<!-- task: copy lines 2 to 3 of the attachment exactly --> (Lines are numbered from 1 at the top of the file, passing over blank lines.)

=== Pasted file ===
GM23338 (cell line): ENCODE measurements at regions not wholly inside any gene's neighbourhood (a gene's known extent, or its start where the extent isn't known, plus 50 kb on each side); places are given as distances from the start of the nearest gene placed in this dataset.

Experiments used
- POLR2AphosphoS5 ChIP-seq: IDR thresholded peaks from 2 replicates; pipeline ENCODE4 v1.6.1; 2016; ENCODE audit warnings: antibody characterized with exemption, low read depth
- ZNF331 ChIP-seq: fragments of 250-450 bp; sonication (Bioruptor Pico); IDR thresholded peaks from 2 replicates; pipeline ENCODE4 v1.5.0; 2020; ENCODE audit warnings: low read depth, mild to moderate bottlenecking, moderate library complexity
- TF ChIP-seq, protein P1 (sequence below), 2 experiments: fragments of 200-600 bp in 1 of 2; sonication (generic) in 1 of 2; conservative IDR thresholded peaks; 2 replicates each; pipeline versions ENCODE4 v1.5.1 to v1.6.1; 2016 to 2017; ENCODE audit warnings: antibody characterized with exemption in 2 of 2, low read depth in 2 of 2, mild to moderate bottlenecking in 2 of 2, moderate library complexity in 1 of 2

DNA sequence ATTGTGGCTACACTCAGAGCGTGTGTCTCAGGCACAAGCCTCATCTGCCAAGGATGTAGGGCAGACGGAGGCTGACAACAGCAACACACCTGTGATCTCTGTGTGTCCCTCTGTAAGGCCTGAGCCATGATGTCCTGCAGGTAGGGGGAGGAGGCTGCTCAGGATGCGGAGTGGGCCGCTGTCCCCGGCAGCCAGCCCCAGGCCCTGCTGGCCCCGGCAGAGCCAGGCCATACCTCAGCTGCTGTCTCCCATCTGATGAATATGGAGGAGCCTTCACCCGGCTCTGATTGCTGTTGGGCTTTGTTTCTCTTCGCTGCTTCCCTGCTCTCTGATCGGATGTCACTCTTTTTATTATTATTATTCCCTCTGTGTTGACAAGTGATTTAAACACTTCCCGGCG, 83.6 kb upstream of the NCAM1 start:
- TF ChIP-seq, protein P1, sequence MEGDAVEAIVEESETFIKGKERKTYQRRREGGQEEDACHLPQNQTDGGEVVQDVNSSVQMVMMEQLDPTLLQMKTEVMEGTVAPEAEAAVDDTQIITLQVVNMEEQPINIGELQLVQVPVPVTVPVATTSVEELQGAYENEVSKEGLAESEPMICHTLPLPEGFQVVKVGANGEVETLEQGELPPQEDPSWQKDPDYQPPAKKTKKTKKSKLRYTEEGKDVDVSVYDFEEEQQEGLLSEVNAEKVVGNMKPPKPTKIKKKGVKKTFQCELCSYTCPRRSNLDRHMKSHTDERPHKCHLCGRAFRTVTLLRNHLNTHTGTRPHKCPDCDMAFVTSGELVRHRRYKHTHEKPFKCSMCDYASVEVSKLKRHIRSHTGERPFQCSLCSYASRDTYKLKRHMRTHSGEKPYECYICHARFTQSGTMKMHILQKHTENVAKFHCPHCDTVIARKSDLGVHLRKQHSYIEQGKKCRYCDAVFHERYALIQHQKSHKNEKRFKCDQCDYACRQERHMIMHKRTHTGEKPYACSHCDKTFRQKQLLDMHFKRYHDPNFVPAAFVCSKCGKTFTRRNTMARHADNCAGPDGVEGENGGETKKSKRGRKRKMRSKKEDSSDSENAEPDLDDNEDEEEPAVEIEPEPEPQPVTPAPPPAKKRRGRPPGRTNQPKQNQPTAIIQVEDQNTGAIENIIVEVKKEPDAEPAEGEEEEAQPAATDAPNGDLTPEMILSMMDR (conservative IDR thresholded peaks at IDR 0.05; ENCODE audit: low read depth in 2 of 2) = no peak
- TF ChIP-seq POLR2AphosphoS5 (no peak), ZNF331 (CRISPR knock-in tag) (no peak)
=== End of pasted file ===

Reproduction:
Experiments used
- POLR2AphosphoS5 ChIP-seq: IDR thresholded peaks from 2 replicates; pipeline ENCODE4 v1.6.1; 2016; ENCODE audit warnings: antibody characterized with exemption, low read depth